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Truth be told, I’m not even a huge fan of desserts—or even peanut butter, for that matter—but this recipe has me thinking I’m a convert on both fronts. From the rich, creamy ice-cold texture to the surprisingly balanced nutritional profile, I have a feeling you’ll be a fellow fan.
- Long Cao, MD, board-certified cardiologist with Memorial Hermann in Houston, Texas
Why we love this frozen peanut butter hot chocolate recipe
Hot chocolate just might be the ultimate comfort food for cold winter days… but we’re still a few minutes away from peak hot chocolate season. However, frozen hot chocolate should definitely suffice to tide us over until temps really drop. To start, the original recipe calls for the velvety and vegan-friendly Hot Chocolate with Oat Milk from Chamberlain Coffee.
Bananas not only contribute to the frozen drink’s whipped texture, but also offer a balanced dose of carbs, proteins, fiber, fatty acids, and minerals like electrolyte-balancing, heart-healthy potassium. Moreover, they boast antioxidant, anti-inflammatory, and antimicrobial activities thanks to bioactive compounds including phenols, flavonoids, and tannins. (Simply put, it’s not only an apple a day that has the potential to keep the doctor away.)
Peanut butter, of course, also lends the frozen hot chocolate’s rich, creamy texture—yet we can’t snooze on its nutritional perks, either. A tablespoon of smooth peanut butter offers 3.5 grams of plant protein, just shy of a gram of fiber, and about 8 grams of fat—a dose of which is a heart-healthy monounsaturated fat called oleic acid.
Finally, a tablespoon or two of cacao or cacao powder will allow you to get your daily chocolate fix, all the while upping your intake of minerals such as magnesium, iron, zinc, and potassium. The pinch of salt, meanwhile, will tamper down cacao’s bitterness and amp up the sweetness to make the already delicious blend even more delectable.
Tips and modifications for making frozen peanut butter hot chocolate
- The recipe developer leaves the milk option up to you. However, oat milk is a great choice to keep the recipe plant-based while optimizing the texture. Better yet, it’s fibrous and cardiologist-approved. “Oat milk is an easily digestible, low-saturated fat, low-sugar drink that contains nothing that could be bad for you,” Long Cao, MD, says. Depending on which oat milk brand you choose, expect it to contribute around 1 to 4 grams of plant protein.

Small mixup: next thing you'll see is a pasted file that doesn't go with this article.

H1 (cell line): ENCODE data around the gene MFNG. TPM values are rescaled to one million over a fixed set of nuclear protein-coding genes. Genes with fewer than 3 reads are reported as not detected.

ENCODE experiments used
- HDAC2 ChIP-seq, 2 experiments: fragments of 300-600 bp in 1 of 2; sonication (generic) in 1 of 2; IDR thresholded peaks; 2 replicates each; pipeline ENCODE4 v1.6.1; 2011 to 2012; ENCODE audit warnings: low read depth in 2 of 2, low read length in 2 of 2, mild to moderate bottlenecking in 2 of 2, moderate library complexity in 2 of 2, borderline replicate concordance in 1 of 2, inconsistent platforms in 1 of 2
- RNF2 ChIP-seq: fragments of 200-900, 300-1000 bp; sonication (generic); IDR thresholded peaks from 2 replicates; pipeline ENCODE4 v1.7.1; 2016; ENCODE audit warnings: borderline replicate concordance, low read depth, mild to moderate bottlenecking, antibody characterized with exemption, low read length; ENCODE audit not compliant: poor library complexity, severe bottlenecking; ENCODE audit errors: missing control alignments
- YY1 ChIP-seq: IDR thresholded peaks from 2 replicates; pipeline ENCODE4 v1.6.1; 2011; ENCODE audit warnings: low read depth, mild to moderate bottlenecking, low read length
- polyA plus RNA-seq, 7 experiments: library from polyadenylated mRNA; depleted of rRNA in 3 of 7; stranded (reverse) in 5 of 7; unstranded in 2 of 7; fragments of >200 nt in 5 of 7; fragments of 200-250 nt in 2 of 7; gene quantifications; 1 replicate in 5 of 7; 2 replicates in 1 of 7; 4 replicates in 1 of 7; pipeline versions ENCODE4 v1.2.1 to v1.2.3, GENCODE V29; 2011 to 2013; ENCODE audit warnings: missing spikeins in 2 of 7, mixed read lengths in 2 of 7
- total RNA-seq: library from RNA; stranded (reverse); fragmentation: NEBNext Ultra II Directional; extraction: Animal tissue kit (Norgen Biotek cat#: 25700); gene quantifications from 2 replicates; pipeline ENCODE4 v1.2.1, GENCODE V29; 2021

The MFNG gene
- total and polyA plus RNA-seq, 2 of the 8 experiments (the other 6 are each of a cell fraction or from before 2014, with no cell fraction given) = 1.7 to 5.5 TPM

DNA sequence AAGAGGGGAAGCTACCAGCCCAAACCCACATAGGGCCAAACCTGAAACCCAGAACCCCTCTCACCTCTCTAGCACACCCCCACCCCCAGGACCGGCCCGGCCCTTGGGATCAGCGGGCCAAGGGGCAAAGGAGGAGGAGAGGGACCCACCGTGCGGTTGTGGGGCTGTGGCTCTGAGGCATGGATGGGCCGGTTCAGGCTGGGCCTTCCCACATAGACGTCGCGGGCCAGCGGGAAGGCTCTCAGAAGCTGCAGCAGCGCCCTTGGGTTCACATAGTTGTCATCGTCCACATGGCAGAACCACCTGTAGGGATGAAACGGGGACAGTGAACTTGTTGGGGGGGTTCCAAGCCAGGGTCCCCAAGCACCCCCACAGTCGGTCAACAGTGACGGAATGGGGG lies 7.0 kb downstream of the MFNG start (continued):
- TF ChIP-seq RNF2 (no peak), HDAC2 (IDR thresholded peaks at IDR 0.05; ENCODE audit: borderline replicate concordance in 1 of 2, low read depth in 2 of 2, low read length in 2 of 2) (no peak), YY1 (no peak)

- Speaking of protein, @oatsfairy lists chocolate protein powder as an optional ingredient for this recipe. However, if you want to make this frozen hot chocolate stand in as an even more balanced and filling snack or substitute for a smoothie, we think it’s a smart, yummy, and worthy addition. If desired, you can keep the recipe plant-based with one of these tasty options.
- Feel free to sub an alt nut butter of your choice for traditional peanut butter. Either way, you can maximize the health potential of the recipe—without sacrificing flavor or nutritional perks—by opting for a variety with as few sugars, preservatives, and fillers as possible.
- Sprinkle cacao nibs after blending for a highly satisfying crunch, or take inspo from @oatsfairy by treating yourself to a whipped cream topping and an extra drizzle of melted peanut butter.
Frozen peanut butter hot chocolate recipe
1/2 cup milk of choice
1 to 2 frozen bananas
1 tbsp Chamberlain Coffee Hot Chocolate with Oat Milk
1 tbsp peanut butter
1 to 2 tbsp cacao or cocoa powder
1 scoop chocolate protein powder, optional
Pinch of salt
- Add all the ingredients into a blender, blending until smooth and creamy.
- Sarma, Partha Pratim et al. “A pharmacological perspective of banana: implications relating to therapeutic benefits and molecular docking.” Food & function vol. 12,11 (2021): 4749-4767. doi:10.1039/d1fo00477h
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